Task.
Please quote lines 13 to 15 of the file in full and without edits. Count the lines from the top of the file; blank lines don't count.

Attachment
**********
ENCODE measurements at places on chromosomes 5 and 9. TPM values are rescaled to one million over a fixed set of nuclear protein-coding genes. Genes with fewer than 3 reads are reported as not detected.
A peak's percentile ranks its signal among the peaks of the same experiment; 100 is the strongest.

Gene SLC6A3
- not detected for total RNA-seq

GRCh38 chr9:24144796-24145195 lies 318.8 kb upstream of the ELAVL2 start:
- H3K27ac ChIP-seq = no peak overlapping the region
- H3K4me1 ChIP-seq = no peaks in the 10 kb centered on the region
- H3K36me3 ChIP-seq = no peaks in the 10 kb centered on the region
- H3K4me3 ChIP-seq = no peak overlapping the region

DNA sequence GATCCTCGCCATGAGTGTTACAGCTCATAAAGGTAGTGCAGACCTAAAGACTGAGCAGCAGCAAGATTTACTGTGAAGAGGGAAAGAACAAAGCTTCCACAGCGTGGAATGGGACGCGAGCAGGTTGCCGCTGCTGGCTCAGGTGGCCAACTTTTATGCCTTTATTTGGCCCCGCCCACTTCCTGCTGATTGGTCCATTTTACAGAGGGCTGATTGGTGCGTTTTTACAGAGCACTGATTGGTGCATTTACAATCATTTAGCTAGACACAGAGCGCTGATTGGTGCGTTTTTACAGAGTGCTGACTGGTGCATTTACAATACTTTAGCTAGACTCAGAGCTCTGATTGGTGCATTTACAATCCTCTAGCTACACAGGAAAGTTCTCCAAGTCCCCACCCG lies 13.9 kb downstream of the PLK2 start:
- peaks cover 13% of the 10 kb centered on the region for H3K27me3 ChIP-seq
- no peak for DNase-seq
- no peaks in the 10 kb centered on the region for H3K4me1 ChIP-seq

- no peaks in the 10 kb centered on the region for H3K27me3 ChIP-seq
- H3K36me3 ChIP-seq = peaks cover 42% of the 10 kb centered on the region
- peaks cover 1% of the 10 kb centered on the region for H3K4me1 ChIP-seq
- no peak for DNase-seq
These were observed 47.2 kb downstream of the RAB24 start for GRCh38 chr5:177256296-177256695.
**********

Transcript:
- no peaks in the 10 kb centered on the region for H3K4me1 ChIP-seq

- no peaks in the 10 kb centered on the region for H3K27me3 ChIP-seq
- H3K36me3 ChIP-seq = peaks cover 42% of the 10 kb centered on the region